Three-time Masters champion Sir Nick Faldo believes Jordan Spieth will be 'scarred' by his shock collapse at Augusta National on Sunday.
Spieth took a one-shot lead into the final round as he looked to join Faldo, Tiger Woods and Jack Nicklaus in winning back-to-back Masters titles.
But on the 20th anniversary of Faldo winning his third green jacket as Greg Norman squandered a six-shot lead after 54 holes, Spieth blew a five-stroke advantage with just nine holes remaining after dropping shots on the 10th and 11th and running up a quadruple-bogey seven on the 12th.
"This will scar him. This will damage him for a while," said Faldo, who saw Danny Willett follow in his footsteps as the second English winner of the Masters.
"We're all in shock with what happened to Jordan. In '96 you got the sense that Greg was struggling, but it was bit by bit [Norman shot 78 and Faldo 67].
"What happened to Jordan it was so sudden, just bam. It was 10 minutes of golf. That's the harshness of it."
Spieth agreed that it would take him a long time to get over Sunday's dramatic events, with the world number two carding four birdies in succession from the sixth to seemingly gain total command of the tournament.
The 22-year-old failed to get up and down from a greenside bunker on the 10th and then drove into the trees on the 11th, before amazingly hitting two balls into Rae's Creek in front of the 12th green.
Birdies on the 13th and 15th kept the US Open champion's hopes alive, but a bogey on the 17th confirmed he would have to settle for a share of second place with Lee Westwood.
Spieth, who has now finished second, first and second in his three Masters appearances to date, said: "It's tough, really tough.
"Four birdies in a row and I knew that even par (on the back nine) is good by at least a shot and sometimes that makes it hard. You go away from the game plan and start playing conservative. A few weak swings and suddenly I am not leading any more.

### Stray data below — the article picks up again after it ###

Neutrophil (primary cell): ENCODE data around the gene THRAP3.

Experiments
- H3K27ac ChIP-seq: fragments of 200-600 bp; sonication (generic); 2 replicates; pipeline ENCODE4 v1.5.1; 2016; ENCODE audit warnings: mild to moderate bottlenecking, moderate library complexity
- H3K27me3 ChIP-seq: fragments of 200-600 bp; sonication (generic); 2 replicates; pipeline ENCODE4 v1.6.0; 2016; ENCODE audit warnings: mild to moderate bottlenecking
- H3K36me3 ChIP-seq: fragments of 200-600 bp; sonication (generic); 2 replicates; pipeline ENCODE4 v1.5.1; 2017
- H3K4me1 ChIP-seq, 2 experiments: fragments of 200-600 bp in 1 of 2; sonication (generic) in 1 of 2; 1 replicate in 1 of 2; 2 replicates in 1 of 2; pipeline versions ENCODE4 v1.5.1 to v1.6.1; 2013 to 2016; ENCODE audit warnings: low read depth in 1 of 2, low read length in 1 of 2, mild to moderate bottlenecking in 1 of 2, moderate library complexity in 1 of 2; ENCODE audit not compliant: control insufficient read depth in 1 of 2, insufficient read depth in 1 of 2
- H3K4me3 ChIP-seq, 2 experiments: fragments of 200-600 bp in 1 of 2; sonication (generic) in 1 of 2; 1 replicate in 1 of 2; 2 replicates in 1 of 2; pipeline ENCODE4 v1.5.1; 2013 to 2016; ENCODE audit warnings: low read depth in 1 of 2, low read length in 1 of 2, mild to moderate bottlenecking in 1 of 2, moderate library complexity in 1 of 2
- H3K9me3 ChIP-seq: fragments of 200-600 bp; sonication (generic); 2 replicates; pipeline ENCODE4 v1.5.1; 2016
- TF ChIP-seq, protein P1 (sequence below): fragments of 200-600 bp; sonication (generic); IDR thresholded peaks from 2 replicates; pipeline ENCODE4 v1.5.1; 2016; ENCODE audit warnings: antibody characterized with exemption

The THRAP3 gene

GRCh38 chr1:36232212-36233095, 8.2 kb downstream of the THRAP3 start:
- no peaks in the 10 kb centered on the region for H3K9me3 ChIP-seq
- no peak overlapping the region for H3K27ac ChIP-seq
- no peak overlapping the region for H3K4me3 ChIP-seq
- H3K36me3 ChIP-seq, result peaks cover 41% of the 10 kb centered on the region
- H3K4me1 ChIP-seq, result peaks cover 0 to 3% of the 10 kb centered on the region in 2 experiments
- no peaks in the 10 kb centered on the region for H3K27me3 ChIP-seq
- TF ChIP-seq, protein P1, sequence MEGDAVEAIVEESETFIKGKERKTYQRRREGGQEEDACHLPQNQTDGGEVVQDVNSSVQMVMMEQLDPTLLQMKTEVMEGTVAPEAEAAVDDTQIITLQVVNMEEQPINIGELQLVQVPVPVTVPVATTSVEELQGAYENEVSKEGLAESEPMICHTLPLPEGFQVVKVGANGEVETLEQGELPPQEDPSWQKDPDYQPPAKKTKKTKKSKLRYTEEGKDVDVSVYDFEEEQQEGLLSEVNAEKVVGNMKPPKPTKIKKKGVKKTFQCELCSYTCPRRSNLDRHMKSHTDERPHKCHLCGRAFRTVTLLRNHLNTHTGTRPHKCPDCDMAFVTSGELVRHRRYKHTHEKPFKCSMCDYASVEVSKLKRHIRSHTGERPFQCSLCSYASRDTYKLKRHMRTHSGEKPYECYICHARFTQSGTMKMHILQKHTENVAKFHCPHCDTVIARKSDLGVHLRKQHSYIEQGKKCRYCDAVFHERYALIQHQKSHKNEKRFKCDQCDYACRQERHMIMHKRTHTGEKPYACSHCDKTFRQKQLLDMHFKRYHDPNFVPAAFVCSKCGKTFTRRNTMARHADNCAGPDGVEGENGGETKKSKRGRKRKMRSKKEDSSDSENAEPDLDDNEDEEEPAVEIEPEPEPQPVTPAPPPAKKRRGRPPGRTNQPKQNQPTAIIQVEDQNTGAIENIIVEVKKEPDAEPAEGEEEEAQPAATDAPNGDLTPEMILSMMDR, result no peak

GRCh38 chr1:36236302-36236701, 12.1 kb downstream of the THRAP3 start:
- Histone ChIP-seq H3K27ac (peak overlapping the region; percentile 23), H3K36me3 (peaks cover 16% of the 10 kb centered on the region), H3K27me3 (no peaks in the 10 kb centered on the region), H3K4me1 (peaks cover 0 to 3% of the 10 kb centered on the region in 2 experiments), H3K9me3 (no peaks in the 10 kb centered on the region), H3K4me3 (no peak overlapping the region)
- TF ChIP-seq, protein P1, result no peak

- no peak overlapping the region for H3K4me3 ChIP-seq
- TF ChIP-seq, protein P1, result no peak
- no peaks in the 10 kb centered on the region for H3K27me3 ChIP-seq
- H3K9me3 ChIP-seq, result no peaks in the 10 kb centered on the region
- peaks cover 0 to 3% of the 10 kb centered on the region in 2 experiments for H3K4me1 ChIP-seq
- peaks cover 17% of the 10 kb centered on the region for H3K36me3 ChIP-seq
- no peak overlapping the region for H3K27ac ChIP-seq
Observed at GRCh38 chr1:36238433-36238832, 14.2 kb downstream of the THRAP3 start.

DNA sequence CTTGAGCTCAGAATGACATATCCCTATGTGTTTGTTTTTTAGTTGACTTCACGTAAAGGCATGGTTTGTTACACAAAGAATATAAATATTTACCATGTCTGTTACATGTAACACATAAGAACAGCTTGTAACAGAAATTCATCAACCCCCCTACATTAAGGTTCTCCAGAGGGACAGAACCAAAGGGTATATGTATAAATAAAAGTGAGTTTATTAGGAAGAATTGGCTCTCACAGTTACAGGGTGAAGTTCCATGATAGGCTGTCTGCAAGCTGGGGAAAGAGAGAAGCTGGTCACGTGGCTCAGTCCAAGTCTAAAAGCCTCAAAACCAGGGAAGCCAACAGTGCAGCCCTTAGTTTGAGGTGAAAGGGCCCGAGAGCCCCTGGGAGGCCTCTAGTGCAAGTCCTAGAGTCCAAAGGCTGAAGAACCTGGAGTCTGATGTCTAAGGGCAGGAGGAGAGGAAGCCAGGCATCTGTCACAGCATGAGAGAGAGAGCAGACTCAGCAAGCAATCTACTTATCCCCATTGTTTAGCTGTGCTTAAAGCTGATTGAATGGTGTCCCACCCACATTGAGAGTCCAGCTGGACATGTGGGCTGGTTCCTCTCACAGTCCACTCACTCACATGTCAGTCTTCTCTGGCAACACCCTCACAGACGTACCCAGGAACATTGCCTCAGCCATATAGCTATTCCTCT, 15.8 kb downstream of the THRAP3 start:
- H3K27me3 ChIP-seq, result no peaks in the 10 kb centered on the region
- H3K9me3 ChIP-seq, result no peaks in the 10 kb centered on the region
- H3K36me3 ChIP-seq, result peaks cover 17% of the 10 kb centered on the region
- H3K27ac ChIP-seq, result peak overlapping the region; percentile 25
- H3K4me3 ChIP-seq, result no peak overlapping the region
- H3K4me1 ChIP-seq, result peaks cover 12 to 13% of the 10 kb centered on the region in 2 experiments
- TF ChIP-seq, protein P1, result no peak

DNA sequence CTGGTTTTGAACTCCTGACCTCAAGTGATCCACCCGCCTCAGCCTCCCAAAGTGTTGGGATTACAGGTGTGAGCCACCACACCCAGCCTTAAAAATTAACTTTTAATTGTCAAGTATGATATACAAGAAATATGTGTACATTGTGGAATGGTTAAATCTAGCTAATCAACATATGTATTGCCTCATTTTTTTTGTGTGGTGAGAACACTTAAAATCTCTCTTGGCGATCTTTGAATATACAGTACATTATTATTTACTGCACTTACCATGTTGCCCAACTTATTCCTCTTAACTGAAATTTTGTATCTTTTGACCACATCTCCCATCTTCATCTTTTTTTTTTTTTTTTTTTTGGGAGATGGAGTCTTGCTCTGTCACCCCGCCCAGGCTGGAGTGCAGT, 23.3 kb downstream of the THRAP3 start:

"We still have the confidence that we are a closing team, we can close. I have no doubt about that ability. It was just a very tough 30 minutes for me that I hopefully never experience again.
"But boy, you wonder about not only just the tee shot on 12, but why can't you just control the second shot, you know, and make five at worse, and you're still tied for the lead. Big picture, this one will hurt. It will take a while.
"I knew the lead was five with nine holes to play. And I knew that those two bogeys weren't going to hurt me. But I didn't take that extra deep breath and really focus on my line on 12. Instead I went up and I just put a quick swing on it."
Spieth enjoyed a wire-to-wire victory last year and also led after each of the first three rounds this week, but struggled to reproduce the form of his opening 66 and was pleased to receive help from his coach Cameron McCormick before the final round.
"I didn't ask for him," Spieth added. "He texted me and said, hey, would you like it if I came back? I said, sure. It can only help me if he's here.
"He likes for me to be self-reliant. But at the same time the wheels kind of came off the last three holes on Saturday and I think he felt that just his voice would bring my confidence back into my swing, and it certainly did.
"He knew what was wrong and he knew that if he were here watching shots on the range it would make a difference. And it did, my confidence going into the first hole was fantastic.
"But, listen, I had my B-minus game tee to green and I made up for it around the greens with my putter. Ultimately you just have to have your "A" game every single part, and I just didn't have those iron swings, as it showed on the back nine."